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Please use this identifier to cite or link to this item: http://hdl.handle.net/1942/22630

Title: Care, communication and educational needs of primary care nurses to treat disabled patients.
Authors: Claes Neree
Storms, Hannelore
Moermans, V.
Issue Date: 2016
Citation: JOURNAL OF ADVANCED NURSING, 72(S1), p. 13-13 (Art N° A6-28)
Abstract: Background: 129,021 disabled patients (DP) are living in the northern part of Belgium of which 21,518 were waiting to receive residential care (in 2013). The care for DP is organized by the Flemish agency for persons with disabilities, called VAPH. Due to the waiting lists for these patients, Belgian government promotes a shift towards primary care. Primary care is a highly accessible care in Belgium. Accessibility has proven positive effects on health outcomes and mortality for DP. However, this shift to primary care results in specific needs for primary care professionals (general practitioners, primary care nurses (PCN) and informal caregivers). Aim: The objective of this research is to detect nursing care, communication and educational needs of PCN to treat their DP and take care of their informal caregivers. Methods: A questionnaire was constructed by a multidisciplinary team of primary care professionals (4 general practitioners and 20 PCN). Disabilities are defined as a physical and/or intellectual impairment. These can be congenital or non-congenital. Sensory disabilities and impairments attributed to the normal ageing process are excluded. The questionnaire was sent electronically to participants. Analysis is performed using SPSS 22.0. Results: In total, 1547 questionnaires were mailed, 617 PCN responded, representing a response rate of 40%. PCN are delivering daily care to on average 16 patients (10) with a mean of 5 DP (6). 408 PCN have contact with the informal caregiver in 50– 100% of time. Most PCN (n = 582) experience an overburdening in significant percentage of informal caregivers mostly due to an overload of tasks (72%). Hygienically care and administering medication (injections) are the most frequent administered care. The communication with the DP and other primary healthcare professionals is evaluated as very good. Most reported educational needs are dealing with behavioral problems (84%), functional loss (84%) and acquired brain injury (74%). There is no significant difference in educational need for PCN nursing exclusively at home versus both at home and in residential care facilities. A significant number of PCN declare a lack of knowledge about different aspects of the Flemish Agency for persons with disabilities (‘VAPH’). Conclusion: There is a significant need for education of PCN to nurse DP. These results will be used to design educational programs to provide PCN with skills to provide high quality care to DP.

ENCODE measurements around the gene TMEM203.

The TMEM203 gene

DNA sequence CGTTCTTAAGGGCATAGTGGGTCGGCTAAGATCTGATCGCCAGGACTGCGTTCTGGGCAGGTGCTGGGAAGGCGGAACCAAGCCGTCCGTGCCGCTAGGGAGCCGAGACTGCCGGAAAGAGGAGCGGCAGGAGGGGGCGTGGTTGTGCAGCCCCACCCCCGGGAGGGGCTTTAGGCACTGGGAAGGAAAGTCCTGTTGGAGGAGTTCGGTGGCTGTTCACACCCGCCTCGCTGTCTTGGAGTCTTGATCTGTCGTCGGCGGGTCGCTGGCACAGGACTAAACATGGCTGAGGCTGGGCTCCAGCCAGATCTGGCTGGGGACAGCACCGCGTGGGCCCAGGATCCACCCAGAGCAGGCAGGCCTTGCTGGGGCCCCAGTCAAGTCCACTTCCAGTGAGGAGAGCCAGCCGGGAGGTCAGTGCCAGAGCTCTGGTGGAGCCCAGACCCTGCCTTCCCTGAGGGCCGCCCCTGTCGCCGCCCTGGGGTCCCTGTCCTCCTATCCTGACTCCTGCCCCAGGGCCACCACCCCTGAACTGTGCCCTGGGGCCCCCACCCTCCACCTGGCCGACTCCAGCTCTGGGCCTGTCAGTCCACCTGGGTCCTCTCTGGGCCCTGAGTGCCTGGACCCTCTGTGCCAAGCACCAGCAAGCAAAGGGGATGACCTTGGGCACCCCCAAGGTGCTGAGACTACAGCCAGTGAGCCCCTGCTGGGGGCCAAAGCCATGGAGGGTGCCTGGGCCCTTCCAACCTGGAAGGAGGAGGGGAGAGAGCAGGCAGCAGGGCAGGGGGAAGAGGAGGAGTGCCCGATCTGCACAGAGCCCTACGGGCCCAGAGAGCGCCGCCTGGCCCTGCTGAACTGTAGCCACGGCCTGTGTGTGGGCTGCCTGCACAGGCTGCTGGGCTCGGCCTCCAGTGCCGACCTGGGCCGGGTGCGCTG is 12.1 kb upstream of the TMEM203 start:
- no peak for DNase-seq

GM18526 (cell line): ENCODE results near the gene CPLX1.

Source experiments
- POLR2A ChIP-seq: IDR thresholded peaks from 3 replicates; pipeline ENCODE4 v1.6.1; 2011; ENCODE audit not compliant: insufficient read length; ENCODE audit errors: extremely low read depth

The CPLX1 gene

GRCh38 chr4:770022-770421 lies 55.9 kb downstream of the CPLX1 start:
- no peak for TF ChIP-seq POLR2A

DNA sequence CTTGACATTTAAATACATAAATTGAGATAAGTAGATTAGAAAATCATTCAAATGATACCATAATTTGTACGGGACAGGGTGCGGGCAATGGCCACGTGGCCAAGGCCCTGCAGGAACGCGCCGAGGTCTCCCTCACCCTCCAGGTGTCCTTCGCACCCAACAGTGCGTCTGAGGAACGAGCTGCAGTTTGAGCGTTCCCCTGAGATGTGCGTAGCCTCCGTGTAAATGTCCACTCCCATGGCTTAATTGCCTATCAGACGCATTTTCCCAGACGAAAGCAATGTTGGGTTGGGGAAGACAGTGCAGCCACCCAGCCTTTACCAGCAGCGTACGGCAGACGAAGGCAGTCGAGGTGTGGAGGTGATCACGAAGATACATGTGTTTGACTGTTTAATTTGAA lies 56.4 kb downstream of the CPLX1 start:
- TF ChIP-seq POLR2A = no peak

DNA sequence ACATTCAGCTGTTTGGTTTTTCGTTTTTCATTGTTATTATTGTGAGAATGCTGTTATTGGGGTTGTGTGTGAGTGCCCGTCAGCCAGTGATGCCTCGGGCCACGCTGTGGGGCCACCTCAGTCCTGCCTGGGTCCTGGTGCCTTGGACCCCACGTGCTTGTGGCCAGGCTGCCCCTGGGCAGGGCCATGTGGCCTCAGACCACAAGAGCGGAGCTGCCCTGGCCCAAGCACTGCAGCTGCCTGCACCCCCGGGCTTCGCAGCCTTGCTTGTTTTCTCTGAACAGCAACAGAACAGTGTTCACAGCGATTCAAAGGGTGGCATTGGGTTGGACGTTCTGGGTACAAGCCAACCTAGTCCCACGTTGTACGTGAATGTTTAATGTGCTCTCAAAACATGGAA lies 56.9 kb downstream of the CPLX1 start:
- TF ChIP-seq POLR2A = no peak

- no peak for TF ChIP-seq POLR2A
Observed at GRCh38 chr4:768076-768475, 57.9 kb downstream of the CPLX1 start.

URI: http://hdl.handle.net/1942/22630
ISI #: 000386081200035
ISSN: 0309-2402
Category: M
Type: Journal Contribution
Appears in Collections: Research publications

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